Placing a small drop of the Pluerax on a slide, the slip is placed, Diatom side down onto the Pleurax and slide.

The entire slide is them placed on the hotplate and gradually warmed to about 350 degrees F and “cooked” for 15 minutes. During that time you will see bubbles form and escape from under the coverslip, sometimes in what seems to be a pretty violent action, that is normal. It should not spatter – if you see that happening, reduce the heat some.



The bubbles slowly begin to subside and at the end of the 15 minutes are mostly gone. I removed it from the heat to a safe surface, and used the end of my tweezers to apply light pressure on the coverslip to force out any remaining bubbles – there were few, the Pleurax settles nicely once removed from the heat.

Once cooled, I carried them over to the scope for a long anticipated first look.

Diatoms everywhere – every shape and size, all presented clearly and sharply! Success!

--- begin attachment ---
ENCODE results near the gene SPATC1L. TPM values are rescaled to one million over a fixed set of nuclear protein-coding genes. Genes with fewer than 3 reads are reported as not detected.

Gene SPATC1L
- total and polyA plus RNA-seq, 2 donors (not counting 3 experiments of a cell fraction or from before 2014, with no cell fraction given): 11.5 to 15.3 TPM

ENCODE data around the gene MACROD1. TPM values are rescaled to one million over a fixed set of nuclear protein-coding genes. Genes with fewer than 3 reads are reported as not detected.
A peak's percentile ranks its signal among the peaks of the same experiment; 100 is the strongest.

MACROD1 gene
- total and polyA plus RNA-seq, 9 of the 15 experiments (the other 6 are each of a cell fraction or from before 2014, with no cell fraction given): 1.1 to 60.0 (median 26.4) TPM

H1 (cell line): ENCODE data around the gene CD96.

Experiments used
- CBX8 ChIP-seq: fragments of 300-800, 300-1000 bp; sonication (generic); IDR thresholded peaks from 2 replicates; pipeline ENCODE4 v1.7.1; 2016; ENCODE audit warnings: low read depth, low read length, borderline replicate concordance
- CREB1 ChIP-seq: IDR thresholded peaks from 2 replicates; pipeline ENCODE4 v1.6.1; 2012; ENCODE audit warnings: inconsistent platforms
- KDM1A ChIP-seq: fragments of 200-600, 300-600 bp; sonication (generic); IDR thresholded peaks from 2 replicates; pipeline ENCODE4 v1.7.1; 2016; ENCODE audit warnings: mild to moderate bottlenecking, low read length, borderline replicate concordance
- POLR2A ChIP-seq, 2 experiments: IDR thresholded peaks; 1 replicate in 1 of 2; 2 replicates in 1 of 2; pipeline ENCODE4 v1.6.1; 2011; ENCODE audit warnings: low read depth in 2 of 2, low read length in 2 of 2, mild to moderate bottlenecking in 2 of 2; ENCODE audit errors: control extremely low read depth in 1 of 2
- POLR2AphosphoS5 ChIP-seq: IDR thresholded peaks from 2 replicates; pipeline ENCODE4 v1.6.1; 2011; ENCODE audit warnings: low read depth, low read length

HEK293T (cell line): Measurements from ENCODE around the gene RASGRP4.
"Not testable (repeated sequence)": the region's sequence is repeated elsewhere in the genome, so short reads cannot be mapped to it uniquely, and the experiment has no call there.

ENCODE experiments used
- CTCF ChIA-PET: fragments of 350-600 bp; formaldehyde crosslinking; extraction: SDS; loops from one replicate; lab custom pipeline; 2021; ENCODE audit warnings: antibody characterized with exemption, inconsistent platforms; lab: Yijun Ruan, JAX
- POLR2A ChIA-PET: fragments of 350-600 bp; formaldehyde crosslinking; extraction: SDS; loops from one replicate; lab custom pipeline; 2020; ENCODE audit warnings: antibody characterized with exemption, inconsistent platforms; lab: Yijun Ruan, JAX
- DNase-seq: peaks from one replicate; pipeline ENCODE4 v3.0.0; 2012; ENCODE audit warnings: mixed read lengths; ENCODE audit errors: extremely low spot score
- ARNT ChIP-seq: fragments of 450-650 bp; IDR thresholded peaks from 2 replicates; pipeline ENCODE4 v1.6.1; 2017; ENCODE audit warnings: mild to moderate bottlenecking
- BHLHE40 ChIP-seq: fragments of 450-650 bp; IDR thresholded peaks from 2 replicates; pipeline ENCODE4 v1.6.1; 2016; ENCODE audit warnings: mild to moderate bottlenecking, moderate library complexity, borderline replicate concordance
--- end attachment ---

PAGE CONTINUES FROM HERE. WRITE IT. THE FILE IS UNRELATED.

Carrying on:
My first slides were a bit dense – lots of diatoms, probably too many, and they do show a bit too much mineral content for my taste, but both of those can be addressed by diluting the sample a bit more before placing it on the slide. My later slides do show some improvement, but this piece is clearly where experience will help and is defininely where the “art” comes in.

I been too busy to shoot many images yet, but have enjoyed some viewing sessions, including using the 100x objective. The slides hold up excellently to the magnification, and so should make great photographic subjects.

Here are a few Afocal "Snapshots" not fine art, but will give you an idea of what I am seeing.
Diatom View 1.jpg
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Diatom View 3.jpg
Diatom View 3.jpg (176.26 KiB) Viewed 10333 times
Diatom View 5.jpg
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Diatom View 6.jpg
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Diatom View 7.jpg
Diatom View 7.jpg (155.88 KiB) Viewed 10333 times
Last edited by rnabholz on Mon May 16, 2016 3:12 pm, edited 4 times in total.

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Re: Doing Diatoms

#3 Post by rnabholz » Sat May 14, 2016 10:02 pm

Diatom View 2.jpg
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Diatom View 4.jpg
Diatom View 4.jpg (87.94 KiB) Viewed 10333 times
I will be doing some more serious photographic work on these as time goes on.